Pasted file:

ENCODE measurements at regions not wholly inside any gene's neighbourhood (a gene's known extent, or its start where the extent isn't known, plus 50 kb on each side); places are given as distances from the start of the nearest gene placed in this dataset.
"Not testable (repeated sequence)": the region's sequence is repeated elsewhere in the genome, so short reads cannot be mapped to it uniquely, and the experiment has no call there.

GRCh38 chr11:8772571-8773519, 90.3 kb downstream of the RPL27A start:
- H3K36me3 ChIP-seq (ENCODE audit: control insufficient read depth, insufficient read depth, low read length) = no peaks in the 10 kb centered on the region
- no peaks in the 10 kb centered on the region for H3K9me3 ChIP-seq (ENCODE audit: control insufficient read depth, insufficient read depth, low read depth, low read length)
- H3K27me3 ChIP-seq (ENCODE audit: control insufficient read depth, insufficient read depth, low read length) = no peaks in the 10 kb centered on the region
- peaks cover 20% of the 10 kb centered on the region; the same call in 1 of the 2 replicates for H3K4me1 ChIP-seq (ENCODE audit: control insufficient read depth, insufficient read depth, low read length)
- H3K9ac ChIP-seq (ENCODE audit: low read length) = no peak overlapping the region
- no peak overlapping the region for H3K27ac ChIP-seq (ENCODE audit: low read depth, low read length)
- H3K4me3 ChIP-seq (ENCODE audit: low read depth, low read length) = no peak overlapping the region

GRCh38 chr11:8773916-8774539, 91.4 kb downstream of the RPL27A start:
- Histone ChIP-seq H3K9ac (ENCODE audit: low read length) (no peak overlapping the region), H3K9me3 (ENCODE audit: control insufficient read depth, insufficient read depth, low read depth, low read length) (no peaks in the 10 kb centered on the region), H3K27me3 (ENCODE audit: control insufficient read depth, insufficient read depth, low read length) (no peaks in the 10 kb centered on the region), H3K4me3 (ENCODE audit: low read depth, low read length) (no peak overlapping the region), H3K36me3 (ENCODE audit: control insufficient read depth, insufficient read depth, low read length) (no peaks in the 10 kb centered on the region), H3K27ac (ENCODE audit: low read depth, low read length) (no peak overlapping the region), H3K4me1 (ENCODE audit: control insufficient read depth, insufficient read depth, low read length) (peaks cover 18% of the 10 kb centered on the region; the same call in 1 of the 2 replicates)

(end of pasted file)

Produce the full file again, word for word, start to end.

ENCODE measurements at regions not wholly inside any gene's neighbourhood (a gene's known extent, or its start where the extent isn't known, plus 50 kb on each side); places are given as distances from the start of the nearest gene placed in this dataset.
"Not testable (repeated sequence)": the region's sequence is repeated elsewhere in the genome, so short reads cannot be mapped to it uniquely, and the experiment has no call there.

GRCh38 chr11:8772571-8773519, 90.3 kb downstream of the RPL27A start:
- H3K36me3 ChIP-seq (ENCODE audit: control insufficient read depth, insufficient read depth, low read length) = no peaks in the 10 kb centered on the region
- no peaks in the 10 kb centered on the region for H3K9me3 ChIP-seq (ENCODE audit: control insufficient read depth, insufficient read depth, low read depth, low read length)
- H3K27me3 ChIP-seq (ENCODE audit: control insufficient read depth, insufficient read depth, low read length) = no peaks in the 10 kb centered on the region
- peaks cover 20% of the 10 kb centered on the region; the same call in 1 of the 2 replicates for H3K4me1 ChIP-seq (ENCODE audit: control insufficient read depth, insufficient read depth, low read length)
- H3K9ac ChIP-seq (ENCODE audit: low read length) = no peak overlapping the region
- no peak overlapping the region for H3K27ac ChIP-seq (ENCODE audit: low read depth, low read length)
- H3K4me3 ChIP-seq (ENCODE audit: low read depth, low read length) = no peak overlapping the region

GRCh38 chr11:8773916-8774539, 91.4 kb downstream of the RPL27A start:
- Histone ChIP-seq H3K9ac (ENCODE audit: low read length) (no peak overlapping the region), H3K9me3 (ENCODE audit: control insufficient read depth, insufficient read depth, low read depth, low read length) (no peaks in the 10 kb centered on the region), H3K27me3 (ENCODE audit: control insufficient read depth, insufficient read depth, low read length) (no peaks in the 10 kb centered on the region), H3K4me3 (ENCODE audit: low read depth, low read length) (no peak overlapping the region), H3K36me3 (ENCODE audit: control insufficient read depth, insufficient read depth, low read length) (no peaks in the 10 kb centered on the region), H3K27ac (ENCODE audit: low read depth, low read length) (no peak overlapping the region), H3K4me1 (ENCODE audit: control insufficient read depth, insufficient read depth, low read length) (peaks cover 18% of the 10 kb centered on the region; the same call in 1 of the 2 replicates)